COMMONWEALTH v. Courtney D. GARDNER.
MEMORANDUM AND ORDER PURSUANT TO RULE 23.0
The defendant, Courtney D. Gardner, was convicted of operating a motor vehicle under the influence of intoxicating liquor (OUI) after a jury trial in the District Court. On appeal, the defendant argues that the judge's decision not to mark a video recording (video) as an exhibit and his failure to dismiss a juror for cause both amounted to reversible error. We affirm.
1. The video. The defense prepared a three-minute video of the route the defendant had been driving when Reading Police Sergeant Patrick Silva pulled her over on suspicion of OUI. The jury viewed the video in its entirety during defense counsel's cross-examination of Silva. Silva stated that the video fairly and accurately depicted the path the defendant's car followed, except for the fact that the video was made during daylight hours and the arrest occurred at night. Because of the difference in lighting conditions, the judge did not permit the video to be marked as an exhibit. See Commonwealth v. Weichell, 390 Mass. 62, 77-78 (1983). It was marked for identification instead.
The defendant contends that the exclusion of the video was error that infringed on her constitutional and statutory rights to present a defense. See Commonwealth v. Vardinski, 438 Mass. 444, 449 n.11 (2003) (“the right to present a defense ․ encompasses the ability to produce documentary evidence”). “However, a defendant is not necessarily deprived of the right to present [her] theory of defense simply because the judge excludes a piece of evidence supporting such theory.” Commonwealth v. Jones, 464 Mass. 16, 19 n.5 (2012). The judge's decision not to admit the video did not interfere with the defendant's ability to present her defense in this case. To the contrary, defense counsel was able to make all the points he sought to establish through the video notwithstanding the evidentiary ruling.
Using the video, defense counsel elicited two key concessions from Silva. First, Silva agreed that traffic signals were present at intersections along the route. He acknowledged that his observations of the defendant quickly slowing down and accelerating, which was one of the reasons he pulled her over, might have been explained by the fact that she was approaching intersections. Second, Silva admitted that in the section of the road where he observed the defendant's car straddling both lanes of traffic, no white lane lines were visible.
In addition, even though the judge had excluded the video from evidence, both defense counsel and the prosecutor referred to it in closing arguments. Defense counsel noted that the jurors had watched the video while Silva was testifying, and that Silva “testified that the markings on that lane were pretty rubbed off.” The prosecutor referred to the video to argue that the route was a public way, and later conceded “there's no dispute that there's portions of the roadway, as you're able to see [on the video] and as Sergeant Silva was even describing, that that roadway was not in tip top shape, that there were portions of those lane markings that had disappeared.”
Even if the jury understood the judge's instruction, “Don't consider any item that was marked for identification but was never received into evidence as an exhibit,” to mean that they had to put aside their memory of the video, the presence of traffic signals and the poor lane markings were in evidence through Silva's testimony. Thus, “exclusion of the proffered [video] did not prevent the defendant from presenting [her] theory of defense, i.e., that [s]he did not operate [her] vehicle while under the influence of alcohol.” Jones, 464 Mass. at 19 n.5. Likewise, even if the judge erred or abused his discretion in declining to admit the video, its exclusion did not prejudice the defendant. See Commonwealth v. Corliss, 470 Mass. 443, 456-457 (2015); Commonwealth v. McGrath, 358 Mass. 814, 815 (1971).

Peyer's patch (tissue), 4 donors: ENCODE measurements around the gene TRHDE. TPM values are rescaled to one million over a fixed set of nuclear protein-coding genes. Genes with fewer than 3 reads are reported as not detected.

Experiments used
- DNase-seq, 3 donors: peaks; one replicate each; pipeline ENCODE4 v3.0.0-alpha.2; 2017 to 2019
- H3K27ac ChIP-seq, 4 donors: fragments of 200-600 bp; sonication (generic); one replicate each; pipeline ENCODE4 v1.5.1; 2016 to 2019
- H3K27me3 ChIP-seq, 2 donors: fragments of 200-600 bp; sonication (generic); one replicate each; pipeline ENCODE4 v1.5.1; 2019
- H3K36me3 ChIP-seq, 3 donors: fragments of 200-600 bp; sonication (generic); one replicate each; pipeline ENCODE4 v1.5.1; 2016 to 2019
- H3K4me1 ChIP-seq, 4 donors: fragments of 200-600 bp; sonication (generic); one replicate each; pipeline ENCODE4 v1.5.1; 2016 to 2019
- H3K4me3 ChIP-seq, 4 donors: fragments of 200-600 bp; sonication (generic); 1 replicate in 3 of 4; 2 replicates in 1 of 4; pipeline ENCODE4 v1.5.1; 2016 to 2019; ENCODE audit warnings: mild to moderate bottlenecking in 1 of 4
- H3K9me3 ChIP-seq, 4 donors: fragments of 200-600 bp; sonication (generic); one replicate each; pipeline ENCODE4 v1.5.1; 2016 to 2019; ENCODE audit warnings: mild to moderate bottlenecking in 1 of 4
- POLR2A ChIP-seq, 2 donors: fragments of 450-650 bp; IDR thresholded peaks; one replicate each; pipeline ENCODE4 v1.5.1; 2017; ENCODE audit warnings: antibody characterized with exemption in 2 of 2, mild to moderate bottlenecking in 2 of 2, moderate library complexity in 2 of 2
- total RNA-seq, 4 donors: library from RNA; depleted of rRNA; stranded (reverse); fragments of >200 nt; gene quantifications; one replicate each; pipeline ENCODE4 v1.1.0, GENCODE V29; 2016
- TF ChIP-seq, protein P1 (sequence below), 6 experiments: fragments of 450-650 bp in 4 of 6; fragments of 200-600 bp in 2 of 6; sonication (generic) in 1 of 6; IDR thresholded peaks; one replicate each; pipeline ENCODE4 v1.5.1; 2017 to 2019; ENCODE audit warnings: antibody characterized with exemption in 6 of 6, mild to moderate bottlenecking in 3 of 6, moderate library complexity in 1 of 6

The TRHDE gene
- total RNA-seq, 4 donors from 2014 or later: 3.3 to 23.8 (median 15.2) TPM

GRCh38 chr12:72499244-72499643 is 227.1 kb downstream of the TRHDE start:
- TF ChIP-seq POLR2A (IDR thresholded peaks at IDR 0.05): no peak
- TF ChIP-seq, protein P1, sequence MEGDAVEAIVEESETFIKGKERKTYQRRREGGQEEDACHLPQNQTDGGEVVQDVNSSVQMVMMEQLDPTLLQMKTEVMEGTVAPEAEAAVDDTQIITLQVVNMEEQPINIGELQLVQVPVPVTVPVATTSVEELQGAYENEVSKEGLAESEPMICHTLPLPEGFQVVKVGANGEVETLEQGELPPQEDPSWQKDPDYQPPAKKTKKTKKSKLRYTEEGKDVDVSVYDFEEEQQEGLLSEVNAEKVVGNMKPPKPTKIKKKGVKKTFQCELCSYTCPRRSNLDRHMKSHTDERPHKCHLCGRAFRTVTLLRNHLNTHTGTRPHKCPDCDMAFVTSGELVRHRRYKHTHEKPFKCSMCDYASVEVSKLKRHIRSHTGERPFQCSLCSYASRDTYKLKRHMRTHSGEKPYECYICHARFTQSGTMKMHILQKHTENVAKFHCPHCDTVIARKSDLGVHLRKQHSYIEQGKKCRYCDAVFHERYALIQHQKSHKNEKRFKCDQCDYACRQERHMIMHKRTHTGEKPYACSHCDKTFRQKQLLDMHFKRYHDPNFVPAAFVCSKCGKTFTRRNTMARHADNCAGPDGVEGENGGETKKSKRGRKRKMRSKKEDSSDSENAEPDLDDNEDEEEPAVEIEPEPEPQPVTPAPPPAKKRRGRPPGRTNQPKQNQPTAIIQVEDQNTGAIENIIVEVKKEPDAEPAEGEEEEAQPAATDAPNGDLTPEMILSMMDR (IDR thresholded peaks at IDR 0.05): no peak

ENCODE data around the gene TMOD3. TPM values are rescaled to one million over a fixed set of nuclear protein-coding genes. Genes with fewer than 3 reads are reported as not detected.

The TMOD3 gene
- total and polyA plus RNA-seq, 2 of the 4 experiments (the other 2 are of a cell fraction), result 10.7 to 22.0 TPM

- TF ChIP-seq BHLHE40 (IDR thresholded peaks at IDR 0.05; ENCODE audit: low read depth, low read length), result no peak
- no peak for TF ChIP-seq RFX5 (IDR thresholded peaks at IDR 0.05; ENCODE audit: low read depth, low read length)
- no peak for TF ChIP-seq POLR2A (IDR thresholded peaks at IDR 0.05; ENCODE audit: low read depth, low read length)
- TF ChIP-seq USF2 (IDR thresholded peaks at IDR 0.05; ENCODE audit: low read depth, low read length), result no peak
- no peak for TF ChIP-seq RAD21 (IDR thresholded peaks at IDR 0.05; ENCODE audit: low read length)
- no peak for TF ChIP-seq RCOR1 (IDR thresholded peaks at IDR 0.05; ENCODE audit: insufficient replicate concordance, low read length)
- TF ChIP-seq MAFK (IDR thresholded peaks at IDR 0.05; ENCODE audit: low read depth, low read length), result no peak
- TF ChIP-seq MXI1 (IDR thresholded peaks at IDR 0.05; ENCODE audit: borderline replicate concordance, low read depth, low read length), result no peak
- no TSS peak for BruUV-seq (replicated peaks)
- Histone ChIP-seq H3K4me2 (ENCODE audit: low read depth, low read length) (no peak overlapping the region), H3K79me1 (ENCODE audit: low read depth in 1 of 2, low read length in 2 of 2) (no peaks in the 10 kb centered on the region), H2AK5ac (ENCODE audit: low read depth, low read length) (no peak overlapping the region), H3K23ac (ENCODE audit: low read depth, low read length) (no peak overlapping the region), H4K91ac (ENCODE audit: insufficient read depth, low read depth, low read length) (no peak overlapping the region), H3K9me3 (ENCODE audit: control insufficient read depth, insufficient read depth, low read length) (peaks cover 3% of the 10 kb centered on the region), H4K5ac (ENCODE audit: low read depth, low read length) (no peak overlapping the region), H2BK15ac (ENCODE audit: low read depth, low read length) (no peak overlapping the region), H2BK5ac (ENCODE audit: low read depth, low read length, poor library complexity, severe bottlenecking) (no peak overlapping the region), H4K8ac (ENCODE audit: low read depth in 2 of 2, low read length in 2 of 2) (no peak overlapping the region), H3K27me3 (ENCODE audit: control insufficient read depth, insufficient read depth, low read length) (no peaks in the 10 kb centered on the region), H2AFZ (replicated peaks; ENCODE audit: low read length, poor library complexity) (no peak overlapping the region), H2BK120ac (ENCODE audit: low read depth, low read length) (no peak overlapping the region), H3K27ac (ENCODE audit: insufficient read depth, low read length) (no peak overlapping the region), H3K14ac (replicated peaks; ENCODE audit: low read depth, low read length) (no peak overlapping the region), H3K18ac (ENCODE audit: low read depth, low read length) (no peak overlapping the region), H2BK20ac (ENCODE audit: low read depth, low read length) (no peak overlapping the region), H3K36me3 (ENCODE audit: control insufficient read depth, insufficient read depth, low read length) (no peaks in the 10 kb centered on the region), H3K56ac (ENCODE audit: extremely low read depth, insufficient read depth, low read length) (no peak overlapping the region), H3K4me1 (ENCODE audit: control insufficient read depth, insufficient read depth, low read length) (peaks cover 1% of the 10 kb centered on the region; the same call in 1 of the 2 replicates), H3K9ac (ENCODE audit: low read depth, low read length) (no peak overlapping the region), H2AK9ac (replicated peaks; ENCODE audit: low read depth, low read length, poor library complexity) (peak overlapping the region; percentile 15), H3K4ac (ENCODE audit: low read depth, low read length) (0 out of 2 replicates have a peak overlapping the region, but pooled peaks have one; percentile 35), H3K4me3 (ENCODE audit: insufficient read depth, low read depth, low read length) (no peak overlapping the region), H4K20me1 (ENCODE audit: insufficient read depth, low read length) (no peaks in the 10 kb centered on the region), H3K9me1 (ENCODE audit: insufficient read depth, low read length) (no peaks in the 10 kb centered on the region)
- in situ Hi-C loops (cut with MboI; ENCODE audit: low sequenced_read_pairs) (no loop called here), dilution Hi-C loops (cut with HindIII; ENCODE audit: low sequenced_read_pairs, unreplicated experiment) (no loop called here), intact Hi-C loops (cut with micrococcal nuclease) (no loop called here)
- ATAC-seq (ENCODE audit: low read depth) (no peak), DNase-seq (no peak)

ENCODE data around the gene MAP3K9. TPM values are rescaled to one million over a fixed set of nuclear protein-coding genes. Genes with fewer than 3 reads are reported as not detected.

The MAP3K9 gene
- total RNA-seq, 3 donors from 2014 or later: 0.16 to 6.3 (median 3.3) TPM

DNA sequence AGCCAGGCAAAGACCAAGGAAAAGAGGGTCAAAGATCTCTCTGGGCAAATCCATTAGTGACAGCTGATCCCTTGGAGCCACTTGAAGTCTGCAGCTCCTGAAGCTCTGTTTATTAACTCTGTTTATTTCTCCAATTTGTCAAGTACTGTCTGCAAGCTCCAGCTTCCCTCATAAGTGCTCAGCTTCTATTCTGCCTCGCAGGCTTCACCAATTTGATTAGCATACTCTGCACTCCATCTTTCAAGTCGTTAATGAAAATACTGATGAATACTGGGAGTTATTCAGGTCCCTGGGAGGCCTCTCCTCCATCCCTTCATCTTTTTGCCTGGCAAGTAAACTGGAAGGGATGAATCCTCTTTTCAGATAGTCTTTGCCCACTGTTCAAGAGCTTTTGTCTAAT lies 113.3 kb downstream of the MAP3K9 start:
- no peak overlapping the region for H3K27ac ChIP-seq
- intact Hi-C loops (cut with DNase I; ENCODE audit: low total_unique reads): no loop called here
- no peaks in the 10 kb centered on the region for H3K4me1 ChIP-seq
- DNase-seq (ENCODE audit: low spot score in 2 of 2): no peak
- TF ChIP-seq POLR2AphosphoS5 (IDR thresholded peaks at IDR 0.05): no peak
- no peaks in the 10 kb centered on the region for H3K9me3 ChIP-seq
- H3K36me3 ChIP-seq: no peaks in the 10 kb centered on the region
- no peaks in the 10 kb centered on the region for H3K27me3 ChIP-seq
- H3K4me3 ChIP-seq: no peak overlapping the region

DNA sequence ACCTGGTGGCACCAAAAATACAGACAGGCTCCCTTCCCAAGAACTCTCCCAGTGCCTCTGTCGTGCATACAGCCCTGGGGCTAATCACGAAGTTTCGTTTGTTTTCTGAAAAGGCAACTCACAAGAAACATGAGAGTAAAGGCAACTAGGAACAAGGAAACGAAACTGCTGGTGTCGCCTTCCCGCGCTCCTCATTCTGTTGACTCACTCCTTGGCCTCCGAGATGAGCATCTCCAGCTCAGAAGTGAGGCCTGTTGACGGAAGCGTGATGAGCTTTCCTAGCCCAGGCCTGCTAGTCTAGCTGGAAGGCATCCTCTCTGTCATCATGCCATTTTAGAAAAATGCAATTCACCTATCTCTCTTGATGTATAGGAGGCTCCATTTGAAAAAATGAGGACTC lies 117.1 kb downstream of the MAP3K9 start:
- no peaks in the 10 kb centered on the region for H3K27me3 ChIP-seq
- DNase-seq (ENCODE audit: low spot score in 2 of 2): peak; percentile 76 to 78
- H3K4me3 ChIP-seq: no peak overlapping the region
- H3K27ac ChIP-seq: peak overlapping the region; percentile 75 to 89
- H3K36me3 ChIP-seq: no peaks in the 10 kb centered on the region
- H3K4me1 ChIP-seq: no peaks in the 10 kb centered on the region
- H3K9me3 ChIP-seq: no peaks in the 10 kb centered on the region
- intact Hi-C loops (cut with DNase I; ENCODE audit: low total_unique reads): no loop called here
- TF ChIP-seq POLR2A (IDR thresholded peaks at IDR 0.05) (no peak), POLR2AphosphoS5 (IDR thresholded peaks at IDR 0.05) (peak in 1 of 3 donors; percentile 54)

2. For-cause challenge of juror. The defendant argues that she is entitled to a new trial because the judge erroneously declined to dismiss juror number twelve for cause. Specifically, she argues that the juror's responses to the judge's questions during voir dire raised concerns about the juror's ability to understand English. The defendant also asserts that the judge denied her for-cause challenge with “not so much as a single question to the juror to ensure that the juror possessed sufficient command of the English language to attend to the evidence.”
The record plainly belies the defendant's contentions. Noting that the juror was “from outside of the United States,” but spoke “pretty strong English,” the judge directly asked the juror whether she felt “comfortable having a proceeding, an important proceeding in English?” The juror responded, “Yes. I feel comfortable. I've been here for 20 years, and I work for a company I travel a lot. I communicated with a lot of people.”
A trial judge's broad discretion in the jury selection process “extends to a judge's determination whether a juror is competent to serve.” Commonwealth v. Heywood, 484 Mass. 43, 45 (2020). The judge had the opportunity to observe the juror's demeanor and assess her credibility -- as well as her English language proficiency. See Commonwealth v. Ferguson, 425 Mass. 349, 352-353 (1997). Accordingly, we defer to the judge's determination that the juror's answers to certain questions, which defense counsel characterized as “nonresponsive,” were “due to [the judge's] phrasing of the questions.” The judge did not abuse his discretion in determining that the juror was competent to serve. See Heywood, supra.2
2. Given this conclusion, we need not determine whether the defendant “has adequately shown that [s]he would have exercised a proper peremptory challenge, had another been available, to exclude” the juror. Commonwealth v. Auguste, 414 Mass. 51, 58 (1992).
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